Friday, April 8, 2016


The Rocky Beginnings of Las Vegas' First Resort

Behind the bright lights of the Las Vegas Strip’s oldest casino lies a sordid past. Organized crime, unrequited love, corruption and half-truths make up the history of Flamingo. To this day, it’s not entirely certain what transpired more than 70 years ago.

Flamingo is the oldest casino on the Las Vegas Strip.
Benjamin “Bugsy” Siegel, a mobster who made a fortune on a popular horse racing publication, moved to Las Vegas in 1945 and quickly made a splash by turning a nearly $200,000 profit flipping El Cortez, one of the first casinos to crop up in the desert. Thanks to unfriendly city officials suspicious of his criminal past, Siegel decided to develop a new property just outside the city limits. He approached Billy Wilkerson and convinced the Sunset Strip mogul to sell him and his “associates” a majority stake in the project that would become Flamingo Hotel and Casino.

The origins of the property’s iconic name are oft debated. Legend has it that Siegel named the property after his mistress Virginia Hill, a longtime courier for the mob. She had long, slender legs and lovely red hair. He called her his fabulous flamingo. Others claim that Siegel, who owned a stake in the Hialeah Park Race Track, saw the population of flamingos who frequented the track a good omen. Still others say the name was given by Wilkerson from the get-go.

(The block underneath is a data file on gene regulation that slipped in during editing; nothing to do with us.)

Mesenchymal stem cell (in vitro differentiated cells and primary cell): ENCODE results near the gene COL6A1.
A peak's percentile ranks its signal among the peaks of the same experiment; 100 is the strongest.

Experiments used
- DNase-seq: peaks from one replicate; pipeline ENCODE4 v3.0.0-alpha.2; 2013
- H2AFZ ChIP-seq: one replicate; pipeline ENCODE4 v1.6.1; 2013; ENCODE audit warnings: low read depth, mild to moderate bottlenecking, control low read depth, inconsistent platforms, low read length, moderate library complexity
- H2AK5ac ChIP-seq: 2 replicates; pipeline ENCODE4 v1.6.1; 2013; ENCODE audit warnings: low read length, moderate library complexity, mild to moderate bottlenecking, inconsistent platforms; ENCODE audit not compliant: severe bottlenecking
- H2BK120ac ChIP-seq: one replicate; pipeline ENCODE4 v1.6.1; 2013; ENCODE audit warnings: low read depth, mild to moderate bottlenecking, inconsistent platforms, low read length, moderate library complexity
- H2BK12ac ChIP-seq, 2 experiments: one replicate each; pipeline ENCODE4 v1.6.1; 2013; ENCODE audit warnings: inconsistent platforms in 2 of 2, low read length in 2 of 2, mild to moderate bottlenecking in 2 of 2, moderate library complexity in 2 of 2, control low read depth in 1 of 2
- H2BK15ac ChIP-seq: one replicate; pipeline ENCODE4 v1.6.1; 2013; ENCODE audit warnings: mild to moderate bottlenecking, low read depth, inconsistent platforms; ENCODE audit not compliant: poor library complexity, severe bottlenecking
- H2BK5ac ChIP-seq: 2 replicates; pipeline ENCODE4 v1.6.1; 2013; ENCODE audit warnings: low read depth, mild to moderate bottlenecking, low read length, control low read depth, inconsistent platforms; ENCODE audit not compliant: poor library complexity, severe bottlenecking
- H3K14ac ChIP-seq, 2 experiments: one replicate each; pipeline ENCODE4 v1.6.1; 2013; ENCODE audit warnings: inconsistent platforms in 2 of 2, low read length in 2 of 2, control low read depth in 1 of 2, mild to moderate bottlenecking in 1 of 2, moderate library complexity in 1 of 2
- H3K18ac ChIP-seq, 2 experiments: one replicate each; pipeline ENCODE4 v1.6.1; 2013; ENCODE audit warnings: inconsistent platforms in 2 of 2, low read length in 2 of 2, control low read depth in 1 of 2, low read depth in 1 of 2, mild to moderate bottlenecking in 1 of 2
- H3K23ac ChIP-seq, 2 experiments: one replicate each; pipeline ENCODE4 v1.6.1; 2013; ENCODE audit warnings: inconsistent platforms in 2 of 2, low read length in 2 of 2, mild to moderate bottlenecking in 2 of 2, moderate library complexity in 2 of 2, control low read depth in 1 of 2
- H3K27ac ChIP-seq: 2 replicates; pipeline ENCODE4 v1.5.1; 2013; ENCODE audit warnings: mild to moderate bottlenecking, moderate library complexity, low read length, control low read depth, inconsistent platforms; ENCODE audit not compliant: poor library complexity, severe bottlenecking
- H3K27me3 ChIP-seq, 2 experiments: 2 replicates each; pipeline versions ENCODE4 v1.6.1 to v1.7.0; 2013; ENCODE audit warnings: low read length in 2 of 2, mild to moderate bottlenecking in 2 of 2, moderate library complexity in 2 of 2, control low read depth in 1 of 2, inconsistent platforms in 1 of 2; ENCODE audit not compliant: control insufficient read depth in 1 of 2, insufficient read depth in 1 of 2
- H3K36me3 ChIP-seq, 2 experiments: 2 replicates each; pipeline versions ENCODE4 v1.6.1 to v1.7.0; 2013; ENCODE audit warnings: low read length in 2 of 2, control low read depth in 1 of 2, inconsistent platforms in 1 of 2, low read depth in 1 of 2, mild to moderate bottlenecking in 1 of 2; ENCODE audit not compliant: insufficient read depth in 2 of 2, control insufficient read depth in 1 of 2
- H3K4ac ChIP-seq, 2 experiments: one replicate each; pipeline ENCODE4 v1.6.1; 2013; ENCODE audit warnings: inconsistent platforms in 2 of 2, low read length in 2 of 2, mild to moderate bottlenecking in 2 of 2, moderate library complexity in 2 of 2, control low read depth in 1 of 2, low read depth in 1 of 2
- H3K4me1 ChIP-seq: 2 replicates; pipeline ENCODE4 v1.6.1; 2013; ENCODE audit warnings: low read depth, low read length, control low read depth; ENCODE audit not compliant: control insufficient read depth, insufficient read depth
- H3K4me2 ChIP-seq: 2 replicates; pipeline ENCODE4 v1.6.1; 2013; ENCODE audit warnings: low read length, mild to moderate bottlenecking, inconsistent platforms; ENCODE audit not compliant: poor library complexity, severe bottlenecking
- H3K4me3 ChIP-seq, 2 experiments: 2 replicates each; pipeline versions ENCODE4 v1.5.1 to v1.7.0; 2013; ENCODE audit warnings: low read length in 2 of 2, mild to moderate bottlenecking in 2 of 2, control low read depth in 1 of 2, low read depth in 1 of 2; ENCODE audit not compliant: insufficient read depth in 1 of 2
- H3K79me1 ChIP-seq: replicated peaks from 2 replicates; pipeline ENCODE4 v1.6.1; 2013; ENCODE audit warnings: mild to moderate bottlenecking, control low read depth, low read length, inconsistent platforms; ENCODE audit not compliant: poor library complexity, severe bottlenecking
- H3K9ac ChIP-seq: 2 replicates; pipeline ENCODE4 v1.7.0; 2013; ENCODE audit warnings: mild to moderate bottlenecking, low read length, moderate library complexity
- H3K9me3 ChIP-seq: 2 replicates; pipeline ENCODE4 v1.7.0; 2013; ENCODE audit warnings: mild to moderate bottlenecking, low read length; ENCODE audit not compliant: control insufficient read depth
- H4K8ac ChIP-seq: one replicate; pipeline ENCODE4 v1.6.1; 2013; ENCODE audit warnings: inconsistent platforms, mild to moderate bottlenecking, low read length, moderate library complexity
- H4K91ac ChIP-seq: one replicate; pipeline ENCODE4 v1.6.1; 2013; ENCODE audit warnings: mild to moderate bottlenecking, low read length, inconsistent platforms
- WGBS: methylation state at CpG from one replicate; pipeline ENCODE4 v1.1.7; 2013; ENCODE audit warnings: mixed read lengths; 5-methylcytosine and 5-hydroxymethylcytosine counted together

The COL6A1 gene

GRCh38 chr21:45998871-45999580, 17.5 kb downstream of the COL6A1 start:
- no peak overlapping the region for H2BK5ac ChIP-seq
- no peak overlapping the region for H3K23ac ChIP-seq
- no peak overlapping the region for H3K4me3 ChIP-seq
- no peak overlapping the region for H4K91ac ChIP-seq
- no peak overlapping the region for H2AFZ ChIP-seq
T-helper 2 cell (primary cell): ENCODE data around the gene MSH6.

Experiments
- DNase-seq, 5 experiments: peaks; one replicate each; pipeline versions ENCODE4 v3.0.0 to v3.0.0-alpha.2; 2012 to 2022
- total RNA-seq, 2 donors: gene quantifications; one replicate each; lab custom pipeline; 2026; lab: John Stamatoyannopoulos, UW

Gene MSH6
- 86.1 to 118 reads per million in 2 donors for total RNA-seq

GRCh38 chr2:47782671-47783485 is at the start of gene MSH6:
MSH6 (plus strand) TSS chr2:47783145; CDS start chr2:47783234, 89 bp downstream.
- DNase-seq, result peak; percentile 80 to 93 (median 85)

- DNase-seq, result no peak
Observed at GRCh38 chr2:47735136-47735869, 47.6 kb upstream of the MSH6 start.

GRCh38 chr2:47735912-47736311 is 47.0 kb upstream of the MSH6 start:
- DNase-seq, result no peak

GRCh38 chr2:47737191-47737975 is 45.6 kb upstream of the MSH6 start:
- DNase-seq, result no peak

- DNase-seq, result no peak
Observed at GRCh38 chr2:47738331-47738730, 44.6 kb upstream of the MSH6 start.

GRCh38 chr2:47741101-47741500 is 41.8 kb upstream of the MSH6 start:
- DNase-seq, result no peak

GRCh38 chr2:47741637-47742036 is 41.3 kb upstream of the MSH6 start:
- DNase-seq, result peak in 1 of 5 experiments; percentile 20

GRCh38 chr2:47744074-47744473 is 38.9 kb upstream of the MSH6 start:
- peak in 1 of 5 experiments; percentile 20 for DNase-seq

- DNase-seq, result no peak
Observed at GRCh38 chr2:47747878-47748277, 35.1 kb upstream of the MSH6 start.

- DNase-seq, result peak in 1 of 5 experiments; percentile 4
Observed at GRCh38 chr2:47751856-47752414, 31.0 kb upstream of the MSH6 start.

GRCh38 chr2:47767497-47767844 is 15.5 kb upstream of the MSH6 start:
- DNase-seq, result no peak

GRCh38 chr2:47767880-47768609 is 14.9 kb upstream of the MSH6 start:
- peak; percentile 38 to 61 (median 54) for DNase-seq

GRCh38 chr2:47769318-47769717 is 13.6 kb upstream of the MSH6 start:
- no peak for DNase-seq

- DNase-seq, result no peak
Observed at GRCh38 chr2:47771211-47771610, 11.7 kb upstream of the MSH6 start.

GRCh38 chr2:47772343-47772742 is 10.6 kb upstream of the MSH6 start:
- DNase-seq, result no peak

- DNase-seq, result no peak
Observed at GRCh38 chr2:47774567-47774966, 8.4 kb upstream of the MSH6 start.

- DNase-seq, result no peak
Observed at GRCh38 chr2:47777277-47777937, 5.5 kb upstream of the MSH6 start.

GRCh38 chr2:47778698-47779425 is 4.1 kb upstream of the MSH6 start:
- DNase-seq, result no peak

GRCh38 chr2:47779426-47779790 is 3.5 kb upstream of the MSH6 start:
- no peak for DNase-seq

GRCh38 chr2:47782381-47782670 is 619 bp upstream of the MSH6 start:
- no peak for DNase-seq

Flamingo is home to a flock of nearly a dozen Chilean flamingos.
By 1946, Siegel’s new project had fallen severely behind schedule, and the budget had soared from an estimated $1 million to more than $6 million. In hopes of securing money to fund the hotel’s completion, a grand opening was scheduled for Dec. 26 of that year. Jimmy Durante was the headlining act. Siegel invited a number of Hollywood stars. However, terrible weather prevented many guests from making the trip. There was not enough time for the dealers to be properly trained, so the guests who did show won. They won big, taking Siegel for more than $300,000. The hotel rooms had yet to be finished, so the gamblers took their money and left. The opening was a flop and the Flamingo was closed.

The resort finally reopened March of 1947 and began to turn a profit. It wasn’t enough to save the life of Siegel. The mobster turned hotelier was found murdered in Hill’s Beverly Hills apartment. The same day of Siegel’s murder (within minutes, according to the legend), his associates announced their takeover of the Flamingo from the casino floor. Since 2005, the property has been controlled by Caesars Entertainment Corporation, which also owns eight other Strip properties and more than two dozen casinos around the world.

Hear more stories from Sin City's early days by booking a Las Vegas tour from VegasDaze.com.

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